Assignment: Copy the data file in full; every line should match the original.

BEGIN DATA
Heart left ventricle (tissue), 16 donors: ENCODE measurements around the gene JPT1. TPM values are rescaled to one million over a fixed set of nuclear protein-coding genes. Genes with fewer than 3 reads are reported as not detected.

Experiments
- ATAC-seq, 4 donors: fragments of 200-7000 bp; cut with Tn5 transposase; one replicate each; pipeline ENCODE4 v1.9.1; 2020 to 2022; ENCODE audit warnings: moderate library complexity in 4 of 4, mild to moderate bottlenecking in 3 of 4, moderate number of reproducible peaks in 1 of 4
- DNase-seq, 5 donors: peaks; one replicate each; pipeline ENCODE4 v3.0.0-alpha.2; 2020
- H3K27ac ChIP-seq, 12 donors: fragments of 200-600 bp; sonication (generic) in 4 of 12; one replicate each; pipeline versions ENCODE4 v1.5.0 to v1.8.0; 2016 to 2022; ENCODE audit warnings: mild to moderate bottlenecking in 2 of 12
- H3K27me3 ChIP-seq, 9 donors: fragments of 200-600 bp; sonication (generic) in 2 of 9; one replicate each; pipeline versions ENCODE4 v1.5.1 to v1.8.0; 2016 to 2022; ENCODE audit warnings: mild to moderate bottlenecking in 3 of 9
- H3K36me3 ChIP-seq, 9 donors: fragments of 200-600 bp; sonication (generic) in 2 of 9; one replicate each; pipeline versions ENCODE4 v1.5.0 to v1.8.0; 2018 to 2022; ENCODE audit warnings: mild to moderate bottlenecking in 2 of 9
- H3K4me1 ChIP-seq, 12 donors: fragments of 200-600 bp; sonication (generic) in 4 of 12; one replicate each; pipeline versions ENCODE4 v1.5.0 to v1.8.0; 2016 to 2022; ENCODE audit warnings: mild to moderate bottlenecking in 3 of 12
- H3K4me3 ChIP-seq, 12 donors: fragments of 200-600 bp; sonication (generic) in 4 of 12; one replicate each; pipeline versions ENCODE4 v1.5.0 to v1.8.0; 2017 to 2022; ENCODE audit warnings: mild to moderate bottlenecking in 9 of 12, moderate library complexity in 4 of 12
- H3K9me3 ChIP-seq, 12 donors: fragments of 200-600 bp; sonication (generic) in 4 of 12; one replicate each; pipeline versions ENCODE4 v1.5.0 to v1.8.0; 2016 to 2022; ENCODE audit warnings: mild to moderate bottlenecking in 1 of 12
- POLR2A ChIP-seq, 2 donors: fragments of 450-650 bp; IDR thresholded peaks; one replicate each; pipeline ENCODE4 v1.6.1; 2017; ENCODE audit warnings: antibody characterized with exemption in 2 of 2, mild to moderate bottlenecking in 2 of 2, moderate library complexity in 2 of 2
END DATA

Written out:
Heart left ventricle (tissue), 16 donors: ENCODE measurements around the gene JPT1. TPM values are rescaled to one million over a fixed set of nuclear protein-coding genes. Genes with fewer than 3 reads are reported as not detected.

Experiments
- ATAC-seq, 4 donors: fragments of 200-7000 bp; cut with Tn5 transposase; one replicate each; pipeline ENCODE4 v1.9.1; 2020 to 2022; ENCODE audit warnings: moderate library complexity in 4 of 4, mild to moderate bottlenecking in 3 of 4, moderate number of reproducible peaks in 1 of 4
- DNase-seq, 5 donors: peaks; one replicate each; pipeline ENCODE4 v3.0.0-alpha.2; 2020
- H3K27ac ChIP-seq, 12 donors: fragments of 200-600 bp; sonication (generic) in 4 of 12; one replicate each; pipeline versions ENCODE4 v1.5.0 to v1.8.0; 2016 to 2022; ENCODE audit warnings: mild to moderate bottlenecking in 2 of 12
- H3K27me3 ChIP-seq, 9 donors: fragments of 200-600 bp; sonication (generic) in 2 of 9; one replicate each; pipeline versions ENCODE4 v1.5.1 to v1.8.0; 2016 to 2022; ENCODE audit warnings: mild to moderate bottlenecking in 3 of 9
- H3K36me3 ChIP-seq, 9 donors: fragments of 200-600 bp; sonication (generic) in 2 of 9; one replicate each; pipeline versions ENCODE4 v1.5.0 to v1.8.0; 2018 to 2022; ENCODE audit warnings: mild to moderate bottlenecking in 2 of 9
- H3K4me1 ChIP-seq, 12 donors: fragments of 200-600 bp; sonication (generic) in 4 of 12; one replicate each; pipeline versions ENCODE4 v1.5.0 to v1.8.0; 2016 to 2022; ENCODE audit warnings: mild to moderate bottlenecking in 3 of 12
- H3K4me3 ChIP-seq, 12 donors: fragments of 200-600 bp; sonication (generic) in 4 of 12; one replicate each; pipeline versions ENCODE4 v1.5.0 to v1.8.0; 2017 to 2022; ENCODE audit warnings: mild to moderate bottlenecking in 9 of 12, moderate library complexity in 4 of 12
- H3K9me3 ChIP-seq, 12 donors: fragments of 200-600 bp; sonication (generic) in 4 of 12; one replicate each; pipeline versions ENCODE4 v1.5.0 to v1.8.0; 2016 to 2022; ENCODE audit warnings: mild to moderate bottlenecking in 1 of 12
- POLR2A ChIP-seq, 2 donors: fragments of 450-650 bp; IDR thresholded peaks; one replicate each; pipeline ENCODE4 v1.6.1; 2017; ENCODE audit warnings: antibody characterized with exemption in 2 of 2, mild to moderate bottlenecking in 2 of 2, moderate library complexity in 2 of 2